Geri Allen Enters the DownBeat Hall of Fame


When Allen played standards, she never sounded more like her own unique self.

(Photo: Michael Jackson)

Everybody wanted to play with Geri Allen — Ornette Coleman, Betty Carter, Ron Carter and Tony Williams, Charlie Haden and Paul Motian, Dave Holland and Jack DeJohnette, Esperanza Spalding, David Murray, Terri Lyne Carrington, and on and on.

The serious-minded, soft-spoken pianist and composer, who died of cancer in 2017 at age 60, was humble enough that she might have been surprised at her induction into the DownBeat Hall of Fame.

“Geri didn’t really know how people felt about her,” said drummer/composer Carrington, a frequent collaborator. “That’s why we have to acknowledge our genius players while they’re here.” Friends and fellow musicians interviewed for this article said she would have been overjoyed by the honor, however.

“She was, like Betty Carter, a musician’s musician,” said Ora Harris, Allen’s long-time manager, who also managed Carter. “Musicians adored Geri. She never knew how much she was loved. I would tell her all the time how revered she was.”

Allen long ago secured her reputation as a piano powerhouse with dazzling technique, a post-bop composer who, while steeped in jazz tradition, was also a restless, profoundly creative experimentalist. One of the more eclectic pianists in jazz history, she blurred distinctions between jazz and what has come to be called creative or serious music (with a poverty of expression). She could groove, or not; swing, or not; play any style, from classical to bop to free and atonal. Her original investigations of rhythm — for example, “Drummer’s Song,” or “The Dancer” (featuring tap dancer Maurice Chestnut) — were wildly inventive. She could take diverse source material, even a Christmas carol like “Angels We Have Heard On High,” and make something startlingly new from it. And when she played standards, Allen never sounded more like her own unique self, and no one else.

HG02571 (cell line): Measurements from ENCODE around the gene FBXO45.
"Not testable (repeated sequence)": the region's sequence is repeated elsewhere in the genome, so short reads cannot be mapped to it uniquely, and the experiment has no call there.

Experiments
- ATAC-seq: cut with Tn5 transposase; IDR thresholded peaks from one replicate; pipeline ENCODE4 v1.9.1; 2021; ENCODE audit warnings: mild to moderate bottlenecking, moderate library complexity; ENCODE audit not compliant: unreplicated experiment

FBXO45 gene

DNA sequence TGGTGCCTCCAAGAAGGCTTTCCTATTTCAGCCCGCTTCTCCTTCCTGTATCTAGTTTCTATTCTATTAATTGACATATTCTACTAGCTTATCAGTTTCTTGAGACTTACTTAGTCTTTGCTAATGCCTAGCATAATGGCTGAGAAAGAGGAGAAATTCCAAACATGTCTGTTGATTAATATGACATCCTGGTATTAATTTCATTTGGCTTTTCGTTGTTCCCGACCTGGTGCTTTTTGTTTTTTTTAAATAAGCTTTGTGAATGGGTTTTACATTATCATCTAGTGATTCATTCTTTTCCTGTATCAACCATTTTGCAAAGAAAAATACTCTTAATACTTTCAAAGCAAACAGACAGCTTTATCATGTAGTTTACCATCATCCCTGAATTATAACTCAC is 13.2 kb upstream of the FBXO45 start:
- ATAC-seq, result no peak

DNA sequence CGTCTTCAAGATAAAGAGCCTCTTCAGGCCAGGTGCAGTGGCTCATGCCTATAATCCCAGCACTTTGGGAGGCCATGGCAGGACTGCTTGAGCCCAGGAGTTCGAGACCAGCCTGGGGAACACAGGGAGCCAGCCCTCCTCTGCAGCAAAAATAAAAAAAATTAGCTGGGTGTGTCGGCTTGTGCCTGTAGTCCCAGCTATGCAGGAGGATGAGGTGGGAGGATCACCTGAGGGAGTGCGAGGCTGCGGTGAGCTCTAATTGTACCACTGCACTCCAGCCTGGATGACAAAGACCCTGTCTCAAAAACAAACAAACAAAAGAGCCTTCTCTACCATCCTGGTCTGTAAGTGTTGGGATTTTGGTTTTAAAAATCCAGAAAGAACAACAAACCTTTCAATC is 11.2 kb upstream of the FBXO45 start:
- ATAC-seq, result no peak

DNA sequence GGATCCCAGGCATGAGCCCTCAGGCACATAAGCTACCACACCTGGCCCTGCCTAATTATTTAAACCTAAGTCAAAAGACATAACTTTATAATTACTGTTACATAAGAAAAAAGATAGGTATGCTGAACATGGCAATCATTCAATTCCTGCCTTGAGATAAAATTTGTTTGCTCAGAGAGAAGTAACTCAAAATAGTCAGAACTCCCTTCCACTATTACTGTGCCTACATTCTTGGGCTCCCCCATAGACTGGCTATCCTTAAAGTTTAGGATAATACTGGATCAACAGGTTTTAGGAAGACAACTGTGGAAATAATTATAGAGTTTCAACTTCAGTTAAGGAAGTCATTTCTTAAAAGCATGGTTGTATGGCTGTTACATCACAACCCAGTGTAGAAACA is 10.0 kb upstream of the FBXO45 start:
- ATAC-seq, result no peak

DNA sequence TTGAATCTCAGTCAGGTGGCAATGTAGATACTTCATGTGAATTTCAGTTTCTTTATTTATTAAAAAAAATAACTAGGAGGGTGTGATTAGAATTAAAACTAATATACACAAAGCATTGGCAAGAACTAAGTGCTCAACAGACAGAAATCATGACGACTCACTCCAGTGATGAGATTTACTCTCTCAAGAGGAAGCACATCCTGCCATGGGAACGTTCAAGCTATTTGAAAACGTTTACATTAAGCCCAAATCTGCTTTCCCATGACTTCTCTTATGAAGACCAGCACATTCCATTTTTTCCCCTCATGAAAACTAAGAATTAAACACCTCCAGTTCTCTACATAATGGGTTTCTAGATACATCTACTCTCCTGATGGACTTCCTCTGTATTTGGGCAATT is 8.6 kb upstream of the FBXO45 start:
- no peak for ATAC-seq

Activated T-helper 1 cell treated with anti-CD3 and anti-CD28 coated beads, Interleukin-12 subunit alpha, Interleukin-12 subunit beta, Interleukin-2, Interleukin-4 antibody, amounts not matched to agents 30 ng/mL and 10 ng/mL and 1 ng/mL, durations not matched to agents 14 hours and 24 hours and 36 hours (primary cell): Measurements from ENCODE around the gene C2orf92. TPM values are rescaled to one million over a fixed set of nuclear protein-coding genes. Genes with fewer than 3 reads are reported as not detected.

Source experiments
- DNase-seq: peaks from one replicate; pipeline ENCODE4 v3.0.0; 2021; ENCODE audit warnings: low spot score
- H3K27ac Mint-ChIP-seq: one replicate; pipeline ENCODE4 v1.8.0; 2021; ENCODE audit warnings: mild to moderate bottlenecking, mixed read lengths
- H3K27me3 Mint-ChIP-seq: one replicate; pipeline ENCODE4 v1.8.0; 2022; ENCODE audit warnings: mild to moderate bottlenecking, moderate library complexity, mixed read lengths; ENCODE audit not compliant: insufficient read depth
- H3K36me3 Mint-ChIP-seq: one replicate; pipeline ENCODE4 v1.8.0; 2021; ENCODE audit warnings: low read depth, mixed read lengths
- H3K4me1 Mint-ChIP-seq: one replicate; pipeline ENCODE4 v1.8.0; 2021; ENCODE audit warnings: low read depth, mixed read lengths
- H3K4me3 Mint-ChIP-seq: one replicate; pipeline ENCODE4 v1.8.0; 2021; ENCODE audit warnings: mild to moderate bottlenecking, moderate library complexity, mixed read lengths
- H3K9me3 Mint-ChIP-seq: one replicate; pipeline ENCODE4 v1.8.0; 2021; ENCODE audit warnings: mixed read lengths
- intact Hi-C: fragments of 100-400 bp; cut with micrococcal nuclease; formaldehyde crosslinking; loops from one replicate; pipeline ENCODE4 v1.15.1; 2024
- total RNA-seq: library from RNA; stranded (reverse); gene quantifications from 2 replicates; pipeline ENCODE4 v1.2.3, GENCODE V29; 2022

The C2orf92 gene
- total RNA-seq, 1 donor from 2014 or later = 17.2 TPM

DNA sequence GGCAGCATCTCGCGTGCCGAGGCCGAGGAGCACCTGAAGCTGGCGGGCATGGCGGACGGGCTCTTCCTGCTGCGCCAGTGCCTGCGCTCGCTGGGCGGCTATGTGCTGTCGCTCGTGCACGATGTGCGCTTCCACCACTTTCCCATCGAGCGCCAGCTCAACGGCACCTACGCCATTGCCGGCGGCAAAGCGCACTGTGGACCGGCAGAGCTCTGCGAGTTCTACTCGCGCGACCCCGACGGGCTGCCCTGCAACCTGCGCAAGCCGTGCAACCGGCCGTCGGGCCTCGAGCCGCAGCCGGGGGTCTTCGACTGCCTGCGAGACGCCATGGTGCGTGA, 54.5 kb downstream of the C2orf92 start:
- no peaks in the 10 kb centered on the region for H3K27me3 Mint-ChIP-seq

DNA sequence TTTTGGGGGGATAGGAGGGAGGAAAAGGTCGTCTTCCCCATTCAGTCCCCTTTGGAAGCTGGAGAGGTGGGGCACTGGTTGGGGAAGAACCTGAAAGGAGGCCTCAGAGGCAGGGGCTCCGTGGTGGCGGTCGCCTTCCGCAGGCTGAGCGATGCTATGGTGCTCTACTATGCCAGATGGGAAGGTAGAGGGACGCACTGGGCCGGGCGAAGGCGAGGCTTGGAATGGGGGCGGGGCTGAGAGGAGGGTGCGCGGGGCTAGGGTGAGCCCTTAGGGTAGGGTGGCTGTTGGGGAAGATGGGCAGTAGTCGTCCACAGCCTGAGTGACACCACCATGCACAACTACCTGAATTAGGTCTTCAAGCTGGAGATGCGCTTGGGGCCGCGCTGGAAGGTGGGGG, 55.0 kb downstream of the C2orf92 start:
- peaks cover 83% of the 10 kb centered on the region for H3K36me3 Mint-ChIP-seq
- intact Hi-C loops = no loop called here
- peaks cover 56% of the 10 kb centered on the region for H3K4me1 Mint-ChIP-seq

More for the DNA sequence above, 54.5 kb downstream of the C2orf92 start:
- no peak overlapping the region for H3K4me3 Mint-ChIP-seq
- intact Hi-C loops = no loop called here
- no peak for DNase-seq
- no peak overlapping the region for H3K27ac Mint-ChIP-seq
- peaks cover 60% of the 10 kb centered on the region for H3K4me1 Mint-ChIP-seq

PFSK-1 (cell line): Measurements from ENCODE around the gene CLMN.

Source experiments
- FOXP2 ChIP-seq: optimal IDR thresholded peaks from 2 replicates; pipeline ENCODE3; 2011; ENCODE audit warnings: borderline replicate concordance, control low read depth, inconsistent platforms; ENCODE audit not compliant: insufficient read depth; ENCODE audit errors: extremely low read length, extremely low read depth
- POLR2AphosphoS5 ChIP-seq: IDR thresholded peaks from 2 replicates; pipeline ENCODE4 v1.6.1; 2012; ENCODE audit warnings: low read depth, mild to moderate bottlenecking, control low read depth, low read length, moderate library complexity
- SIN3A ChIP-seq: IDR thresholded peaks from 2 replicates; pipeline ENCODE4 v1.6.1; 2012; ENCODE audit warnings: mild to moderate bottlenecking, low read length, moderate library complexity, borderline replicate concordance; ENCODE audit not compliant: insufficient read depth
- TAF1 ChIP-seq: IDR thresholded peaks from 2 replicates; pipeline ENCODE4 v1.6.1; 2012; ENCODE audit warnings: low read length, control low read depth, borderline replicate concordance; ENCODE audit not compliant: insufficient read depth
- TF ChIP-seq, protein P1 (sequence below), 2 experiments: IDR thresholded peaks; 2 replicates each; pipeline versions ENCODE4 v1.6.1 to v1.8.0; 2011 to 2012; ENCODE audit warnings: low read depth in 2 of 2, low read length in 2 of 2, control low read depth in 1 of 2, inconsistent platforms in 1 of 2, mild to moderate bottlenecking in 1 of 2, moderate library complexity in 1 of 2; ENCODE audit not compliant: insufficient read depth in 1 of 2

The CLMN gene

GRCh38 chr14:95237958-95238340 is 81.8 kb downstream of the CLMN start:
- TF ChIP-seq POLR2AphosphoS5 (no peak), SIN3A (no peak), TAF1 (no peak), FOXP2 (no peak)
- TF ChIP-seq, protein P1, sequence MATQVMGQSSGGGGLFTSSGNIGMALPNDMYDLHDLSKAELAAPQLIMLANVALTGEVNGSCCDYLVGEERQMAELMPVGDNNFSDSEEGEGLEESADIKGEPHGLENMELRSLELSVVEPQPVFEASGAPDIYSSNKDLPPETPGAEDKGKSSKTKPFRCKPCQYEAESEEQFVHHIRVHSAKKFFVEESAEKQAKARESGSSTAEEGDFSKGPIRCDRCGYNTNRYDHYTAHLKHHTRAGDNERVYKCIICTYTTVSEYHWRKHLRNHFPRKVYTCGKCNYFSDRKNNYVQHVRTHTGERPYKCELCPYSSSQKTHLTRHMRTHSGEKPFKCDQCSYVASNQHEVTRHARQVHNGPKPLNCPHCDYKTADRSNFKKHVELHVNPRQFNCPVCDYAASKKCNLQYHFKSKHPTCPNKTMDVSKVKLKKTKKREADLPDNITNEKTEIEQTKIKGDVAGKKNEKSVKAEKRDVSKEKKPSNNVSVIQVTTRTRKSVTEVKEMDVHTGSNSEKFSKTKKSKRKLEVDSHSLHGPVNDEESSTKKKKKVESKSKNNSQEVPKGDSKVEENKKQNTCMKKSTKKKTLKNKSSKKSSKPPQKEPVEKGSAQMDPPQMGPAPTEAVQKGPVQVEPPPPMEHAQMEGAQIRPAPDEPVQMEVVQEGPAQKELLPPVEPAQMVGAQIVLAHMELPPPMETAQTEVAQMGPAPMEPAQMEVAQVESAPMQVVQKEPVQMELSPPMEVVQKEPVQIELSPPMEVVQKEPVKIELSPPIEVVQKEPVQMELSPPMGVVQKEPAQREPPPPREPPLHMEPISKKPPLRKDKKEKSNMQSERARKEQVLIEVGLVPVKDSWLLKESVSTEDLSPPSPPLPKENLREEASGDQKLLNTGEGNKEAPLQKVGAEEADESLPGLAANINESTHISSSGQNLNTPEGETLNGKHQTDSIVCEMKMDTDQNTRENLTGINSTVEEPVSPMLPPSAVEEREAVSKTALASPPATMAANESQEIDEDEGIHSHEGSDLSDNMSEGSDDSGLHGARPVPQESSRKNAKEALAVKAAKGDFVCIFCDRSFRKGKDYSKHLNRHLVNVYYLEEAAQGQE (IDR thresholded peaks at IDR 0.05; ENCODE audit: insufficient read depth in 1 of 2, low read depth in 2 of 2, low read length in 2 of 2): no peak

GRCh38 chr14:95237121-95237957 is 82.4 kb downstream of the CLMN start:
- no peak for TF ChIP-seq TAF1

“In this music, there was before Geri Allen and after Geri Allen. She’s that important,” wrote pianist Ethan Iverson in 2017. Just two weeks before her death, Iverson elaborated on his Do The Math blog in honor of Allen’s 60th birthday: “Kenny Kirkland took the virtuosic McCoy Tyner/Herbie Hancock/Chick Corea axis to its logical endpoint. Around the time of Kirkland’s greatest prominence, Geri Allen broke something open by offering a radically different approach, bringing back the surrealism of Thelonious Monk and Eric Dolphy. Allen’s solution would go on to be vastly influential. There were other avatars from the late ’80s and early ’90s, perhaps most notably Marcus Roberts and Brad Mehldau. Many of the celebrated younger pianists of the current moment — a recent poll has names like Jason Moran, Vijay Iyer, Craig Taborn, David Virelles, Kris Davis, Matt Mitchell, Aruán Ortiz — don’t play like Kirkland, Roberts or Mehldau. They play like Allen.”